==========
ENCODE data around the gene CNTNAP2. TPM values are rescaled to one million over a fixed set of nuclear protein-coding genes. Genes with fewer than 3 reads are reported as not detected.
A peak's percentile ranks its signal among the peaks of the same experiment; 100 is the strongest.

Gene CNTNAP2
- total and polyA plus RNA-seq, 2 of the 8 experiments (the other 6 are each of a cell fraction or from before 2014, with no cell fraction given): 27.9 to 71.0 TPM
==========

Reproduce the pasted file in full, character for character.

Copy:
ENCODE data around the gene CNTNAP2. TPM values are rescaled to one million over a fixed set of nuclear protein-coding genes. Genes with fewer than 3 reads are reported as not detected.
A peak's percentile ranks its signal among the peaks of the same experiment; 100 is the strongest.

Gene CNTNAP2
- total and polyA plus RNA-seq, 2 of the 8 experiments (the other 6 are each of a cell fraction or from before 2014, with no cell fraction given): 27.9 to 71.0 TPM